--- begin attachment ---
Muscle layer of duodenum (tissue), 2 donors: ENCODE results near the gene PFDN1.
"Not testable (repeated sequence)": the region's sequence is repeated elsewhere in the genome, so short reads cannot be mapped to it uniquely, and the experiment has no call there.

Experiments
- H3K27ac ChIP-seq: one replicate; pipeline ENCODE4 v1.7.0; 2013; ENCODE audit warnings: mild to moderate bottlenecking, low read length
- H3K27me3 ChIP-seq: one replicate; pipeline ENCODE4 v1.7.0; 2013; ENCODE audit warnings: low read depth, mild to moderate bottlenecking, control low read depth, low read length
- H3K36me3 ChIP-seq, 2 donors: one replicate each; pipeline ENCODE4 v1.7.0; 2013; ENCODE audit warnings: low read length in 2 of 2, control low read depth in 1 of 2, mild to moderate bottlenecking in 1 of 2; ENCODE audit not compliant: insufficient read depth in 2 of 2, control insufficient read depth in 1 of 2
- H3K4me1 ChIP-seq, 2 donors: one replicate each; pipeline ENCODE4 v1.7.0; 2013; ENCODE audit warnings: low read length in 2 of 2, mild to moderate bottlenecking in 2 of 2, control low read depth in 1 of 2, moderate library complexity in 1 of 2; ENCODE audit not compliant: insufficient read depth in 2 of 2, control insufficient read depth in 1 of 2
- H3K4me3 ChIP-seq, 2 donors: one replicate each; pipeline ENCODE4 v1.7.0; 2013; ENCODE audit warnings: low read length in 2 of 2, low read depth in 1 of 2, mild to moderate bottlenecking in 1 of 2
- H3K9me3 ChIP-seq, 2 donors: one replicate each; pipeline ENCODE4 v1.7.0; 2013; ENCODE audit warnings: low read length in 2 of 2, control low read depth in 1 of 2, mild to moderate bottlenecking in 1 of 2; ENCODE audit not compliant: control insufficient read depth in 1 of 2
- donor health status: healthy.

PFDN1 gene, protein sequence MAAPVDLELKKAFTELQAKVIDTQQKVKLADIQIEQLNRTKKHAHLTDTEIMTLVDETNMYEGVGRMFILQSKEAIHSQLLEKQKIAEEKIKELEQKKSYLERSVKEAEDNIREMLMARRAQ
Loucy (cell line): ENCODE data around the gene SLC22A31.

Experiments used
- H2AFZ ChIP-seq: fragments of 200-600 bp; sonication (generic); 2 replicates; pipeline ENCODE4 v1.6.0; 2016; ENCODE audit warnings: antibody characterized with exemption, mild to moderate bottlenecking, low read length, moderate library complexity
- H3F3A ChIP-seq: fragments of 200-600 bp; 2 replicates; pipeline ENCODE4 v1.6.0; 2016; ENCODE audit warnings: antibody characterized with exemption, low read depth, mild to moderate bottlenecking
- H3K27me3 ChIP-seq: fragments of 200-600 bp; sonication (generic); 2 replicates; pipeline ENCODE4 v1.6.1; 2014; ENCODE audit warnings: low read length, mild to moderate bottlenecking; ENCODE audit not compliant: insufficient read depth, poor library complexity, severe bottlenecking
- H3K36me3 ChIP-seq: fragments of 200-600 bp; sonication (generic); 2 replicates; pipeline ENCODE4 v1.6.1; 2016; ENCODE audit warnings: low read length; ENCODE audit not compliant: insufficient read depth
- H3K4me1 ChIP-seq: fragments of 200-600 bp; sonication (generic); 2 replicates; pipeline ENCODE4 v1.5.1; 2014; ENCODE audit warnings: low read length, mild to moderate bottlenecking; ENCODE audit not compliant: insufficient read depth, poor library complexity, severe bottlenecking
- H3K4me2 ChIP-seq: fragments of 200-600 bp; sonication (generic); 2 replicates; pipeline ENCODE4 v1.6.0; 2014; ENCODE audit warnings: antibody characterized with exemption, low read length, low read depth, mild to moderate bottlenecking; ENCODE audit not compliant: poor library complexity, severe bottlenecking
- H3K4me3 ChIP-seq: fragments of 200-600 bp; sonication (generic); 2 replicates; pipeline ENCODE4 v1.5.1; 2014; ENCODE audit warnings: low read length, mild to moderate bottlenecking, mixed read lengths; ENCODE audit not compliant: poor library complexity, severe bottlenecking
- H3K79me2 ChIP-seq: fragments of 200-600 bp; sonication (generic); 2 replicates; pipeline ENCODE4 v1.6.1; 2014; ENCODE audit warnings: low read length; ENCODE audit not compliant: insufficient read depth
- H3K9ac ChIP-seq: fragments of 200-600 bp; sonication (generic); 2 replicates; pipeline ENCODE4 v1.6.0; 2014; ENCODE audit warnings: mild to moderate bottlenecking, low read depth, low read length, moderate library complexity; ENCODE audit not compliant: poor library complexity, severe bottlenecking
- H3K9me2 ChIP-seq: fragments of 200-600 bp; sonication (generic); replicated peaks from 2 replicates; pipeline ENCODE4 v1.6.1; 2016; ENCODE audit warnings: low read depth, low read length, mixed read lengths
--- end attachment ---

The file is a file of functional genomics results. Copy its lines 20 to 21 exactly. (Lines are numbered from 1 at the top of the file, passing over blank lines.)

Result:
- H3K4me3 ChIP-seq: fragments of 200-600 bp; sonication (generic); 2 replicates; pipeline ENCODE4 v1.5.1; 2014; ENCODE audit warnings: low read length, mild to moderate bottlenecking, mixed read lengths; ENCODE audit not compliant: poor library complexity, severe bottlenecking
- H3K79me2 ChIP-seq: fragments of 200-600 bp; sonication (generic); 2 replicates; pipeline ENCODE4 v1.6.1; 2014; ENCODE audit warnings: low read length; ENCODE audit not compliant: insufficient read depth